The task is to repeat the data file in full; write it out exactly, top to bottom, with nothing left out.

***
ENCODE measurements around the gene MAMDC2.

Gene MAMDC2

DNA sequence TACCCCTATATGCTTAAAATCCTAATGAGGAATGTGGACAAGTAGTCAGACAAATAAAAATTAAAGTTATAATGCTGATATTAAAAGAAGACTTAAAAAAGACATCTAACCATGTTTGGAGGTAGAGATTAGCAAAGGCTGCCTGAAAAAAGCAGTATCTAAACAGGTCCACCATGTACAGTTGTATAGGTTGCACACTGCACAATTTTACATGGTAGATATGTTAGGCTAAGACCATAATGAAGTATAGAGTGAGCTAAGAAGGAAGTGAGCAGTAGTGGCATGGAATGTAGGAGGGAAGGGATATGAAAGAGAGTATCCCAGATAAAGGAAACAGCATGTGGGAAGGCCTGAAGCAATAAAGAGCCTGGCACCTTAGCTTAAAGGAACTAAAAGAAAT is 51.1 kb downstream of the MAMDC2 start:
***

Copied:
ENCODE measurements around the gene MAMDC2.

Gene MAMDC2

DNA sequence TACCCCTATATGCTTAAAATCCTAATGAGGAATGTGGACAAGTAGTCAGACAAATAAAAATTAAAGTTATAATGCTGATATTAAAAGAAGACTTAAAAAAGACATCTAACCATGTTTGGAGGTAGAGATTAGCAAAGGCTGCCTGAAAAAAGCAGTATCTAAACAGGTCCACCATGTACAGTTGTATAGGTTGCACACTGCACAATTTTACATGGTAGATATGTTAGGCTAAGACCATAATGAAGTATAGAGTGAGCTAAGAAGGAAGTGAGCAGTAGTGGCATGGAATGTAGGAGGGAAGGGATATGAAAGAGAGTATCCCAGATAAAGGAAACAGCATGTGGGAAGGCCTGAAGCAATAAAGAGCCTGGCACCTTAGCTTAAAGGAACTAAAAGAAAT is 51.1 kb downstream of the MAMDC2 start: